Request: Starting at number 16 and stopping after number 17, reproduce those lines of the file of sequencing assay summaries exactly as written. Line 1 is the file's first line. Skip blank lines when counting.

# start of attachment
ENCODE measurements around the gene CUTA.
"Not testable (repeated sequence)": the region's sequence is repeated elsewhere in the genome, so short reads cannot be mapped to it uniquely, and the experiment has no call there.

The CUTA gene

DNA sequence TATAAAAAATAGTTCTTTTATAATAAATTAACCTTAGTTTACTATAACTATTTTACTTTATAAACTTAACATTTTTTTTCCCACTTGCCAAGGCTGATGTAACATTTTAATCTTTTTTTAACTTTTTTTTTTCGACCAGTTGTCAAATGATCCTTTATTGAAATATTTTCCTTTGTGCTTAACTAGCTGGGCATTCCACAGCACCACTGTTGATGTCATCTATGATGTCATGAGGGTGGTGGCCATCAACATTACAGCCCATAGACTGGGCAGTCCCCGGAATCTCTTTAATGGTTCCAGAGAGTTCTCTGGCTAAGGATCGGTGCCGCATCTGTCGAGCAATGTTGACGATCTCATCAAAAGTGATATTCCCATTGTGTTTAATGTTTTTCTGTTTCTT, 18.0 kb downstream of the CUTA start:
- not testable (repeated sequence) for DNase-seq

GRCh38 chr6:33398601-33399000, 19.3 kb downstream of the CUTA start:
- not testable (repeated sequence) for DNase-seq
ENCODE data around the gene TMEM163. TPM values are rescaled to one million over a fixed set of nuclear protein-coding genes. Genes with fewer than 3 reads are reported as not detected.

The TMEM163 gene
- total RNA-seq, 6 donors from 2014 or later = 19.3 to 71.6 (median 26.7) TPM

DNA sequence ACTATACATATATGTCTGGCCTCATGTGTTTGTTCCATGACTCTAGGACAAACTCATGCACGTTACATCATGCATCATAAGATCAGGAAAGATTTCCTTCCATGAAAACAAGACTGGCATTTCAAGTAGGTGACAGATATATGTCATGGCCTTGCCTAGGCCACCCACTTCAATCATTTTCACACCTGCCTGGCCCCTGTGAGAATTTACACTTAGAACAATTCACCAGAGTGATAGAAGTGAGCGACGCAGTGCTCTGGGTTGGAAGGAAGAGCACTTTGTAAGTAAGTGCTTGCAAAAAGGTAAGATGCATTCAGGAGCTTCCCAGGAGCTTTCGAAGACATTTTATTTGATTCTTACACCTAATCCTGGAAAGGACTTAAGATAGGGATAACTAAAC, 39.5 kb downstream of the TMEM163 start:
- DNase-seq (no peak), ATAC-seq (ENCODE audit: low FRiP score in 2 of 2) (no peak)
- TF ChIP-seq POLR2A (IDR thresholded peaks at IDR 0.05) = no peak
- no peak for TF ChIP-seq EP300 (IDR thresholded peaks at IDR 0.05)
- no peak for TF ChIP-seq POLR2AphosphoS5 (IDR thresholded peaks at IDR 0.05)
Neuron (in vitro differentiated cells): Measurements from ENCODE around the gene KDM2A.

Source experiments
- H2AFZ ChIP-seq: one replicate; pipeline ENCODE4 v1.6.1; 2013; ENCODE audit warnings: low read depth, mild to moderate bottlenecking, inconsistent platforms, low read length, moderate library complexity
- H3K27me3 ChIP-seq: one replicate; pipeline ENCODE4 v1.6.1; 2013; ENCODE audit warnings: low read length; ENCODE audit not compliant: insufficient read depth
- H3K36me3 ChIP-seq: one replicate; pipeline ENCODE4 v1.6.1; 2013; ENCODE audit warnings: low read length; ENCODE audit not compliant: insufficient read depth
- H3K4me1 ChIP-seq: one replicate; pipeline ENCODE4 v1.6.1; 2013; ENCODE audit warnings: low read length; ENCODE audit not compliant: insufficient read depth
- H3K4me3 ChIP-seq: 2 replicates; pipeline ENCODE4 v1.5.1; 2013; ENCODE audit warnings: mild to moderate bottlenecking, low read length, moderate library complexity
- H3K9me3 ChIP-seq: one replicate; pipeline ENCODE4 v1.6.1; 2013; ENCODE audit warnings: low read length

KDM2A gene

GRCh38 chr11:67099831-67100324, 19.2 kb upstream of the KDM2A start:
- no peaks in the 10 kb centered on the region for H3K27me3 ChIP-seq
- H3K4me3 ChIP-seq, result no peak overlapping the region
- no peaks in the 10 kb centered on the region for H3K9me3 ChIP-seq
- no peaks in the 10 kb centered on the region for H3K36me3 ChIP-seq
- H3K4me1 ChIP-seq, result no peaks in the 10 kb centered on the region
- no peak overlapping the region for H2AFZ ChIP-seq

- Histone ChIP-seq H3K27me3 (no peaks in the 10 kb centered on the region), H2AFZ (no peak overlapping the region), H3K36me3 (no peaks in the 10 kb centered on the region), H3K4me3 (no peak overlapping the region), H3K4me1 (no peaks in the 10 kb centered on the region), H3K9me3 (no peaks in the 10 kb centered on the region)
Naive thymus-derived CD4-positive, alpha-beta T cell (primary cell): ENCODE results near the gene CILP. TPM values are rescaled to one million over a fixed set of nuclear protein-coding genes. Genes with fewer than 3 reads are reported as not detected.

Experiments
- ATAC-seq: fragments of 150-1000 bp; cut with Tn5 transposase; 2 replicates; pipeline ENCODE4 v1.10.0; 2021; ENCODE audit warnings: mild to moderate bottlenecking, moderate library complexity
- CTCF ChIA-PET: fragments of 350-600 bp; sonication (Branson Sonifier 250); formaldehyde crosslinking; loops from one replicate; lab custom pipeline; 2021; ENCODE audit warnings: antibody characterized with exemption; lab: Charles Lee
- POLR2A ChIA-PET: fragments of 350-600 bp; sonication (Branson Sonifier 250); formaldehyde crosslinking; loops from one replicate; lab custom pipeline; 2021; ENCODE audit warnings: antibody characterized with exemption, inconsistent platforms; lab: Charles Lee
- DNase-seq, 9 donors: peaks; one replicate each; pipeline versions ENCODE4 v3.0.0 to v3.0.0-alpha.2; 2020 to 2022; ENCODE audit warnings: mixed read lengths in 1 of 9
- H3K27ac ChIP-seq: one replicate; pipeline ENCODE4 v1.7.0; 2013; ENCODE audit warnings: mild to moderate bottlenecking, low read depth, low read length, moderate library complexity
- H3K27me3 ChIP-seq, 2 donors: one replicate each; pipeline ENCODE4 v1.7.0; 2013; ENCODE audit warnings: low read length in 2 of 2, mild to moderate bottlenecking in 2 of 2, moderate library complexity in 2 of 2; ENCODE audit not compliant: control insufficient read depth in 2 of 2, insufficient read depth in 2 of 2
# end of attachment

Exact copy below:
Neuron (in vitro differentiated cells): Measurements from ENCODE around the gene KDM2A.

Source experiments